Canadians appear to be embracing our various retirement savings accounts. According to recent census data released last week by Statistics Canada, nearly two-thirds of Canada’s 14 million households made some form of retirement contribution in 2015. Just over 40 per cent of households contributed to a TFSA, 35 per cent to an RRSP and 30 per cent to a registered pension plan, with almost 10 per cent of households contributing something to all three.
Most people rely blindly on their tax slips to properly report their income. But if the information contained on the tax slip is wrong or incomplete, is the taxpayer still liable for the taxes owing and any arrears interest or penalty? That was the issue before the Tax Court in June 2017 (Bolduc v The Queen, 2017 TCC 104) in the case of a Quebec truck driver and an incorrect T4.
With kids now back in school, what better time to remind our clients that they should ensure they're taking full advantage of registered education savings plans (RESPs). For clients with excess non-registered funds, that means not just making the $2,500 annual contributions needed to maximize the Canada Educations Savings Grants (CESGs) of $500 a year per child, but topping up each child's RESP by an extra $14,000.
Muck Rack makes it simple to find people, tweets, or articles that mention any name, keyword, company, hashtag etc. We've compiled this guide to help you make the most of your search.
Selecting a term
Start searching tweets, articles from media outlets, articles mentioned in tweets, journalists'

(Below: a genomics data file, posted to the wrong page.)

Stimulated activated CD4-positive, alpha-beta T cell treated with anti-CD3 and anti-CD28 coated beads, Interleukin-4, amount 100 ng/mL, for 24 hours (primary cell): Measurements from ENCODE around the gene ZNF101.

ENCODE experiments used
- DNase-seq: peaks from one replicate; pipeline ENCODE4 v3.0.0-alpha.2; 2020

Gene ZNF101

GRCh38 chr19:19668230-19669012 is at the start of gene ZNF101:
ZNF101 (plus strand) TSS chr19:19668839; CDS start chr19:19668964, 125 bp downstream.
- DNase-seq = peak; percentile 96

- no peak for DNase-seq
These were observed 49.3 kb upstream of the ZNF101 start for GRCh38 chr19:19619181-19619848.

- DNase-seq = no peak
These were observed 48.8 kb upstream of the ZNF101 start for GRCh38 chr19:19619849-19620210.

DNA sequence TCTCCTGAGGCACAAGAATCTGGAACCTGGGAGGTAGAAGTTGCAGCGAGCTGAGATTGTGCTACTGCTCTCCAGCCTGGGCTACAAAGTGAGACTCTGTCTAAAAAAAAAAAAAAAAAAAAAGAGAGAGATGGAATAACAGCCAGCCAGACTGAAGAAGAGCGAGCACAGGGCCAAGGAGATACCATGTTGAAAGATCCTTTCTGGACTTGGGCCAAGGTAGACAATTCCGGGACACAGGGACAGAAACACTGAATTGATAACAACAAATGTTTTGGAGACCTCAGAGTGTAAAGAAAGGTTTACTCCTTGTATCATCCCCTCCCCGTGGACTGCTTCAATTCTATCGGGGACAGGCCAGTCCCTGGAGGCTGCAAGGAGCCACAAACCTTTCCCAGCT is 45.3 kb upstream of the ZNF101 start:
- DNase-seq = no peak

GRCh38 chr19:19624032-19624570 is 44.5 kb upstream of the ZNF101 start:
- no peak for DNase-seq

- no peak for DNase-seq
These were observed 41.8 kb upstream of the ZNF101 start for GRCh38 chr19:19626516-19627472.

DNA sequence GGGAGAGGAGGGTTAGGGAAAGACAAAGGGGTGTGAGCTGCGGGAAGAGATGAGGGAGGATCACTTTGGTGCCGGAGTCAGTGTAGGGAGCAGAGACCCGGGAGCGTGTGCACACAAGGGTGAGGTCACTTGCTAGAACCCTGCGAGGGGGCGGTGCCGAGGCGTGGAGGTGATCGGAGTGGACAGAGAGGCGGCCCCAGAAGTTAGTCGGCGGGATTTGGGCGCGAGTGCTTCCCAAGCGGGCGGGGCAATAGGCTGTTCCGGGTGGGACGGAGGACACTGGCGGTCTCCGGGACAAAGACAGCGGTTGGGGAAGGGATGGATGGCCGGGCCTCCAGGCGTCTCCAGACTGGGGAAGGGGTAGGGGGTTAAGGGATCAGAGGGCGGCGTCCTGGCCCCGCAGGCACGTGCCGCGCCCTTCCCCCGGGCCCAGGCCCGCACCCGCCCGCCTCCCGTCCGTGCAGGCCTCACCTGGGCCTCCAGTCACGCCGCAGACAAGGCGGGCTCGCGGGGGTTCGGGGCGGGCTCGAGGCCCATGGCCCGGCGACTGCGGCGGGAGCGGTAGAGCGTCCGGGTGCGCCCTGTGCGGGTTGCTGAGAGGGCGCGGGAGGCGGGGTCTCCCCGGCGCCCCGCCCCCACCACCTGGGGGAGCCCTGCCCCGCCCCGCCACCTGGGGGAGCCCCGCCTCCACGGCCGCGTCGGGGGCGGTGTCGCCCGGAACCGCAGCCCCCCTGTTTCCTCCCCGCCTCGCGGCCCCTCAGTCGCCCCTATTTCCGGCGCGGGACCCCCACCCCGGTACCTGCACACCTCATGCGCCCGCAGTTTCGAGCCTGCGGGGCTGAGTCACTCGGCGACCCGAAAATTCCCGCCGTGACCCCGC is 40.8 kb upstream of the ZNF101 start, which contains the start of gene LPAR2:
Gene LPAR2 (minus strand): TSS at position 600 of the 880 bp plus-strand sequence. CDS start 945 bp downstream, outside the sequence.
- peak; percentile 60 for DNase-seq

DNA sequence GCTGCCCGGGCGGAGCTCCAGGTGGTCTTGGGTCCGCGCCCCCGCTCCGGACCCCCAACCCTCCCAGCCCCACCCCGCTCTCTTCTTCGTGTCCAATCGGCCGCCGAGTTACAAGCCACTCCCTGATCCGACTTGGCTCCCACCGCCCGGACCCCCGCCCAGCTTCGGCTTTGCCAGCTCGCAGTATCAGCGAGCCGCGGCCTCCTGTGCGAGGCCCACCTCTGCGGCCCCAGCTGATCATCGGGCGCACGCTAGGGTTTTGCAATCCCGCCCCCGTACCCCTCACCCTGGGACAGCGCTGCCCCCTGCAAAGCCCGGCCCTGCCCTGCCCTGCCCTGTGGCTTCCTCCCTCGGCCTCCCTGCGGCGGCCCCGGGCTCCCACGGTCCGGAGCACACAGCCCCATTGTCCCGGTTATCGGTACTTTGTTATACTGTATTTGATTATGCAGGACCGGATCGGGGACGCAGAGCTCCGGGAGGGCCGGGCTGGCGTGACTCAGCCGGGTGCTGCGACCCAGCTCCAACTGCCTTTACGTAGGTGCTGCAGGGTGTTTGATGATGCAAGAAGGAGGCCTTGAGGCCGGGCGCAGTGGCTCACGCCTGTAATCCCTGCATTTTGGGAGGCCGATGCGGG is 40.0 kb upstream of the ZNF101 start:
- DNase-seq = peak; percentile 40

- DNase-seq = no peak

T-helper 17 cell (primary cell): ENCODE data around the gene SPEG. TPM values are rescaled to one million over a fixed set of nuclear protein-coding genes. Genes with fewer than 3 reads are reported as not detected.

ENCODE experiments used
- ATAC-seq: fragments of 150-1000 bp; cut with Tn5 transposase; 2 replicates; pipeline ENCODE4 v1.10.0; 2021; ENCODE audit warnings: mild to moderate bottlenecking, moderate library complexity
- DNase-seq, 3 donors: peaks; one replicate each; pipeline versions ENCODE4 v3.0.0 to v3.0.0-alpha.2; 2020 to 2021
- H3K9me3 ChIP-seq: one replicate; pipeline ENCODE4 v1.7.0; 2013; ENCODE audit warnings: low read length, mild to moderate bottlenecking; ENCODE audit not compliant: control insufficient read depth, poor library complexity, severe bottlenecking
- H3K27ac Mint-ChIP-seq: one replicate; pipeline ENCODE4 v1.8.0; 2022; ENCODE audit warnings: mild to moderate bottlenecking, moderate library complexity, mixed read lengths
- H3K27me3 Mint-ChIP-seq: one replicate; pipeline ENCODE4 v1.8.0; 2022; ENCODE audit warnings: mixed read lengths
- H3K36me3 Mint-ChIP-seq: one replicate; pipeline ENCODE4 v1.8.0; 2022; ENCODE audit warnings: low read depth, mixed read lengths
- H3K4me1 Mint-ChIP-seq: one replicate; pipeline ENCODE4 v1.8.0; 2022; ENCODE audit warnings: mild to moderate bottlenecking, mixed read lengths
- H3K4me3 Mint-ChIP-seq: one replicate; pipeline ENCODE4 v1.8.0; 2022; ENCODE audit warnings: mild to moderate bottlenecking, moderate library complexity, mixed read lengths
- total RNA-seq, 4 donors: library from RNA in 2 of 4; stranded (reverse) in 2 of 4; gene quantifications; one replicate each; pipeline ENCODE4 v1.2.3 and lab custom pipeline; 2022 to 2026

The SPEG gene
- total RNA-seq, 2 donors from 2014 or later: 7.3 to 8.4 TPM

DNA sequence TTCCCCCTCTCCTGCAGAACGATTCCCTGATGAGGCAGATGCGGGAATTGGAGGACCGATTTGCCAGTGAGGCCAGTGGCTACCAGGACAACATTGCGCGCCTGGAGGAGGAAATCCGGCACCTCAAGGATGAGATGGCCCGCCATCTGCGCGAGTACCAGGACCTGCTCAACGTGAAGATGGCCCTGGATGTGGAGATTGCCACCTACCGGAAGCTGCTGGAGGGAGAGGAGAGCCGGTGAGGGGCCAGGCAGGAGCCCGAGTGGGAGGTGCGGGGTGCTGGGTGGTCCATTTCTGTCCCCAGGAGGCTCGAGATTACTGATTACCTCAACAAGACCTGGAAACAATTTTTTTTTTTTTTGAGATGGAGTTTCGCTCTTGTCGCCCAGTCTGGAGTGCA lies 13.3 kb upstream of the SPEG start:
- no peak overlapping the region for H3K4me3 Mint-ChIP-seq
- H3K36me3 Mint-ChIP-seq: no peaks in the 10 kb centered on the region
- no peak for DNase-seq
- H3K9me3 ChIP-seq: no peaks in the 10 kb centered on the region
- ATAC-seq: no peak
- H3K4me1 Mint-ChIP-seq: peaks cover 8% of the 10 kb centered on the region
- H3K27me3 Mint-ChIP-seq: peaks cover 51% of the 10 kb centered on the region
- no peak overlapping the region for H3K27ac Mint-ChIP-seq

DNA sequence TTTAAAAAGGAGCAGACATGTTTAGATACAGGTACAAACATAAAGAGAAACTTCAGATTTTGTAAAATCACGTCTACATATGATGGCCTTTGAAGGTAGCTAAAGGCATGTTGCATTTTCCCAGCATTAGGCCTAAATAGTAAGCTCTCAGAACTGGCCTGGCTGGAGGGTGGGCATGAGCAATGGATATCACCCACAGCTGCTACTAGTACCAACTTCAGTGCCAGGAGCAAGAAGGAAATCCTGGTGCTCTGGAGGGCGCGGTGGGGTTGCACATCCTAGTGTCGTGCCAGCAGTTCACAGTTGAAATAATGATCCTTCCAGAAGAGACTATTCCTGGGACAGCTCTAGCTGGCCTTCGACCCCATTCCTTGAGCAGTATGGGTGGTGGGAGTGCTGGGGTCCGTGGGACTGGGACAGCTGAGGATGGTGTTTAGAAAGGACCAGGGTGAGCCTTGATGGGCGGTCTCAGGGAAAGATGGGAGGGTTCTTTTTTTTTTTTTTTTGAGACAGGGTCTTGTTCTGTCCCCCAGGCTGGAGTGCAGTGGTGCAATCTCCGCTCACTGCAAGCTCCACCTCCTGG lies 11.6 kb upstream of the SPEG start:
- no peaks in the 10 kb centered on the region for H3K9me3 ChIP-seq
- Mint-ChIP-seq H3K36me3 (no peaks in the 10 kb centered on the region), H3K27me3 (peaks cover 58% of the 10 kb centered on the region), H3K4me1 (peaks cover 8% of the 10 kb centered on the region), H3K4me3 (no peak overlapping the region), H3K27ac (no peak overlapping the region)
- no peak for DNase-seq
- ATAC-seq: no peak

names, titles and bios with some suggested searches:
Companies or Topics (e.g. iPhone, Microsoft)
Phrases (e.g. "cloud computing") — use quotes to keep the terms together
Twitter handles (e.g. @username) — returns those who have mentioned or replied to
Names (e.g. "David Pogue")
Hashtags (e.g. #sxsw, #london2012)
Bio details (e.g. vegan, Olympics, father)
Muck Rack's Advanced Search allows for many boolean operators.
Find results that mention multiple specified terms, use AND or
+. For example, ensure each result contains both Elon Musk and Mark Zuckerberg by
searching Obama AND Romney or Obama + Romney.
Use the operators OR or , to broaden your search when you'd like either of
multiple terms to appear in results. (This is the default behavior of our search when no operators
are used.) For example, search for democrat OR republican to find results that refer to
Democrats and/or Republicans.
Use NOT or - to subtract results from your search. For
example, searching Disney will yield results about the Walt Disney Company as well as Walt Disney
World Resort. To exclude mentions of Disney World, search for Disney -World or Disney
When using one of these operators with a phrase, enclose it in quotation marks. For example, you can
find results about smartphones excluding Apple's iPhone 4S by searching smartphone -"iPhone
Exact case matching or punctuation
If you're searching for a brand name or keyword that relies on specific punctuation marks or capitalization, you can
find results that match your exact query by adding matchcase: before the keyword you're searching for, like matchcase:E*TRADE .
Use parentheses to separate multiple
boolean phrases. For example, to find journalists talking about having fun in Disney World or
Disneyland, search for ("disney world" OR disneyland) AND fun.
An asterisk can be used to search for any variation of a root word truncated by the asterisk. For example, searching for admin* will return results for administrator, administration, administer, administered, etc.
A near operator is an AND operator where you can control the distance between the words. You can vary the distance the near operation uses by adding a forward slash and number (between 0-99) such as strawberries NEAR/10 "whipped cream", which means the strawberries must exist within 10 words of "whipped cream".